Coupled with this door kicking and whacking, there is verbal abuse.
Alzheimer's Reading Room
Alzheimer's Society Talking Point message board earlier today and I read a very interesting post -- Nightly attempt to escape house. This is one of those really difficult situations where a dementia caregiver really needs some help and advice.
Hi, does anyone have any advice on my Father who, almost nightly tries to leave his house. He will wake up in night and attempt to exit the front door. He's unable to open it and then he gets extremely agitated and whacks the door with his stick. Whilst they are thick double glazed glass, he's managed to break both top pane and bottom pane, they are now replaced with toughened glass, so I hope he don't break again.
Coupled with this door kicking and whacking, there is verbal abuse. I try best not to open the door as then going into the street it can cause disturbance out there, as he can whack his stick around the wall, or the hand rail, which is rather loud, esp like 3am.You can read the entire post here.
Maybe you can help or offer some good advice.
We have quite a bit of information on wandering in our Knowledge base here in the ARR. You can reach the knowledge base by using the search box on the right hand side of each page. Click wandering below for an example.
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Here is the response I put in on the message board.
Let me start by saying clearly, I am not a doctor.
My mother would get up every night around 1:30 AM and 4:30 AM. She would open the door and look around for a bit and then come back in. I had to get up every time for 2 years.
We stumbled on to a solution by accident. Her blood pressure spiked up every night and was very high in the morning. After trying several solutions that didn't work our doctor prescribed the lowest dose of Clonidine. It stopped the spike in her blood pressure, and it she started sleeping through the night. Perhaps you can relate this story to your doctor.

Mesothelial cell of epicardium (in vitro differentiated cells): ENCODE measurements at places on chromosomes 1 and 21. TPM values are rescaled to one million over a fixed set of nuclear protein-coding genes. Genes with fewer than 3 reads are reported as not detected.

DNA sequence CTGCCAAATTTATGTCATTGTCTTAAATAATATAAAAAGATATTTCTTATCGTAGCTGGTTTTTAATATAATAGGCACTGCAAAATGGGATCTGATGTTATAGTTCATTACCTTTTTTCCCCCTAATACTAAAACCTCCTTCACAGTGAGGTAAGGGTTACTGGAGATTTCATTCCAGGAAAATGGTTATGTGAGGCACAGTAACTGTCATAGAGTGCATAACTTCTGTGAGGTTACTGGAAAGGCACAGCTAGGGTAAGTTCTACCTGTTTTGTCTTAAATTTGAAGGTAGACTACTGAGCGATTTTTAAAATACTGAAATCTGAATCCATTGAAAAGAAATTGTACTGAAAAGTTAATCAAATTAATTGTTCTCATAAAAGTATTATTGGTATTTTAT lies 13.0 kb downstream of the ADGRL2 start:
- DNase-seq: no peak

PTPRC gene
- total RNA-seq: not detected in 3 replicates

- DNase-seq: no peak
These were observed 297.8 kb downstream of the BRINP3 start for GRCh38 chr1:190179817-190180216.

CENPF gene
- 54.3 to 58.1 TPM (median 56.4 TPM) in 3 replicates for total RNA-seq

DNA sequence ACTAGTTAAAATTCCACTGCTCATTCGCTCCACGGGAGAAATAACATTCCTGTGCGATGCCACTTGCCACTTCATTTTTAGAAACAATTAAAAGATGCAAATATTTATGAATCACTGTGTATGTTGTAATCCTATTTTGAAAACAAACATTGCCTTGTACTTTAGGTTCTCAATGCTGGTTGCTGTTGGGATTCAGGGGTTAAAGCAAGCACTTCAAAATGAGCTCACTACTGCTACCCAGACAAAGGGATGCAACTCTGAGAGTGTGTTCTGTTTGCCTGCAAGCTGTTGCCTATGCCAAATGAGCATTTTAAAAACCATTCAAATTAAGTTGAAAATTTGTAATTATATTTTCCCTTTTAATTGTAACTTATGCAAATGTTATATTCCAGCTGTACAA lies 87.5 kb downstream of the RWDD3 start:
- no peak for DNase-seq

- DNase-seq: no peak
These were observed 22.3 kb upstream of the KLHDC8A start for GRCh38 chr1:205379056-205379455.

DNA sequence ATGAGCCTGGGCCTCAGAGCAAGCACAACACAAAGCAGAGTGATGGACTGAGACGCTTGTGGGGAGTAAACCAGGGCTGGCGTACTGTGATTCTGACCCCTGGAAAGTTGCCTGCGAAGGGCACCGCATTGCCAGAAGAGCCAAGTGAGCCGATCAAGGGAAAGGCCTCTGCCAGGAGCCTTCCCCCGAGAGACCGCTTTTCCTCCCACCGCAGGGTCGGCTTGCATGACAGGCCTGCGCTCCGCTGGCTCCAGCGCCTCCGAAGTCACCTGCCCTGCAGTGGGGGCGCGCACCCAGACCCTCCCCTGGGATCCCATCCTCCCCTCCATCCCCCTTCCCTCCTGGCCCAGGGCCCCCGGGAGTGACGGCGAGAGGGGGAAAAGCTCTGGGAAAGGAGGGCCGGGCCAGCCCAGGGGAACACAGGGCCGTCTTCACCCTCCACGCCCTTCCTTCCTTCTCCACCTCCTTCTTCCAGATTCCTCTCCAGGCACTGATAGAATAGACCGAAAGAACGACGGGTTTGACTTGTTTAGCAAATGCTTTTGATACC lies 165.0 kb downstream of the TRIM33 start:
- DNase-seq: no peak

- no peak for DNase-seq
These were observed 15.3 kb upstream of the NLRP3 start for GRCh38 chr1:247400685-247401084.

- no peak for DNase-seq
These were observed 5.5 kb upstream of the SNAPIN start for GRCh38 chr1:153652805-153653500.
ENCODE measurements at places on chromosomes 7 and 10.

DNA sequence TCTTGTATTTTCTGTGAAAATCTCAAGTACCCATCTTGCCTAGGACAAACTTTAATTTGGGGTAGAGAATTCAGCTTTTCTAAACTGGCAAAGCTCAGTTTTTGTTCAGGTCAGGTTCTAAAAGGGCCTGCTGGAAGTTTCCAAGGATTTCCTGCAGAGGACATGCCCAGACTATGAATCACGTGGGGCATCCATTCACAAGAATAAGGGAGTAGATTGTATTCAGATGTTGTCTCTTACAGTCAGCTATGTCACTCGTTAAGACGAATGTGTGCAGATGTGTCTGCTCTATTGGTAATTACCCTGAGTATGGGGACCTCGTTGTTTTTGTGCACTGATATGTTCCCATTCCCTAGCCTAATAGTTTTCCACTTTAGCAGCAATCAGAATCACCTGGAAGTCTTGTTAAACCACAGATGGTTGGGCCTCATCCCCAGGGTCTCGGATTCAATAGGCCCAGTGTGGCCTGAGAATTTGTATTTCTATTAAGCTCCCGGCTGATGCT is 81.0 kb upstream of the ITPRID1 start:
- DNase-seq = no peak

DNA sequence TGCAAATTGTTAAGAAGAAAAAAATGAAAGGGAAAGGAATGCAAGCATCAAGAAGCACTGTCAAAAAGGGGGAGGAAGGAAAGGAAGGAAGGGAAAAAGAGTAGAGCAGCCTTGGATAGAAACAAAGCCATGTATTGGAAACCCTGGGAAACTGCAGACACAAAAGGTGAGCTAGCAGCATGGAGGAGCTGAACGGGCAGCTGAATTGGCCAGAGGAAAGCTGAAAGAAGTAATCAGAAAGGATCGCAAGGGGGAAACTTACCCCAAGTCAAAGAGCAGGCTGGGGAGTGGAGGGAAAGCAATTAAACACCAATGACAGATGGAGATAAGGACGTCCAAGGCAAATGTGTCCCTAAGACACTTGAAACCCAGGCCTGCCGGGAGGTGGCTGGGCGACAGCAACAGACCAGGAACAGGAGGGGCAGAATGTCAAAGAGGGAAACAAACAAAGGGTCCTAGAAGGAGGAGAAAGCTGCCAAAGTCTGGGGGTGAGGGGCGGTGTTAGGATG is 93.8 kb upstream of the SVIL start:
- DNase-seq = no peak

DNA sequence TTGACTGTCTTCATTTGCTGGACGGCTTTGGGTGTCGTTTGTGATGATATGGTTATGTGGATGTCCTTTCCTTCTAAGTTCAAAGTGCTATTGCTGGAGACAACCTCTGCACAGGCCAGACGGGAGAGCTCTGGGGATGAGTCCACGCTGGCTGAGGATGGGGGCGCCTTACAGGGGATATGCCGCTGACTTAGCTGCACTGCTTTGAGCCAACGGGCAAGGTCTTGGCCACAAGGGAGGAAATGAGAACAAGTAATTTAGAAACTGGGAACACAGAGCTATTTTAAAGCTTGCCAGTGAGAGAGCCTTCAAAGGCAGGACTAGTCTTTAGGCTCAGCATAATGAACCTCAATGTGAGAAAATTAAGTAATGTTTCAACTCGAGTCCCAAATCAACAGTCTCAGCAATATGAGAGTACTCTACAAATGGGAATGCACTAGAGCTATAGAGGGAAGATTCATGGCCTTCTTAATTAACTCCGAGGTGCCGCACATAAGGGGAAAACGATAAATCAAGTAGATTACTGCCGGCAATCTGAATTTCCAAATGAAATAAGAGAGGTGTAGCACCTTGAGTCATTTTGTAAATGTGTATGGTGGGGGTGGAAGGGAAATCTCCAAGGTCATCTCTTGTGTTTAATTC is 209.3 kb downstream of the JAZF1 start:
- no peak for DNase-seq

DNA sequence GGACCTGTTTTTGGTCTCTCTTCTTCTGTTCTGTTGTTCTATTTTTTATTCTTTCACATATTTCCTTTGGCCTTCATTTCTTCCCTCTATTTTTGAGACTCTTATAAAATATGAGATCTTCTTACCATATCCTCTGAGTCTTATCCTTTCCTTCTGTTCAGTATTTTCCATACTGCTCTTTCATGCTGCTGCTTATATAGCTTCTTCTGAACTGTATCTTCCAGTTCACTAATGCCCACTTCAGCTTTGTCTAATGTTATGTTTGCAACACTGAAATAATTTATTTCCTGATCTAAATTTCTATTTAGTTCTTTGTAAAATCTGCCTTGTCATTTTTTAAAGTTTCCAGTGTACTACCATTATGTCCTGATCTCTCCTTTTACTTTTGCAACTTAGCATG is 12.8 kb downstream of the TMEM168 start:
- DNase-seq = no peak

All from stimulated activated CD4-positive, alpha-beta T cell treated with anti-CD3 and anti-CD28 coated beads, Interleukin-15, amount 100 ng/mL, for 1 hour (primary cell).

You father is trying to go somewhere. Probably "home".
One of the readers on the Alzheimer's Reading Room did the following and it solved the problem. When her father "wanted to go home", she would put him in the car and drive him around and then bring him back home (to where he now lived). When they would arrive back she would smile and say "here we are" and then gently lead him back in to the house. Once inside she would give him some positive reinforcement, in this case ice cream. He loved ice cream.
One of the most difficult problems faced by caregivers is breaking a "bad pattern". This is more or less like breaking a bad habit.
The key to success is trying to change a pattern and hopefully replace it with a new, different, and better pattern. In this case you want your dad to sleep through the night.
I would next suggest that you keep him up during the day, and make sure he gets plenty of bright light. If it is not sunny outside, taking him to a well lighted store and walking him around.
I can not emphasize enough the importance of "bright light" in dementia care.
Please ask him when he "takes off" day or night, where are you going. Then take him somewhere and bring him back. Try to satisfy the need.
If you can change the pattern you will reap the benefit.
I can't put in links yet. However, we have lots of information on wandering and bright light on the Alzheimer's Reading Room. You can find that information in our knowledge base by using the search box on the right hand side of every webpage.
I want to say that Talking Point is an excellent resource and better than any message board than we have in the U.S.
Good luck to you and your family. Keep trying. Change the pattern.
Bob DeMarco, Founder
Alzheimer's Reading Room.
Bob DeMarco is the Founder of the Alzheimer's Reading Room and an Alzheimer's caregiver. The ARR knowledge base contains more than 4,600 articles with more than 350,100 links on the Internet. Bob lives in Delray Beach, FL.
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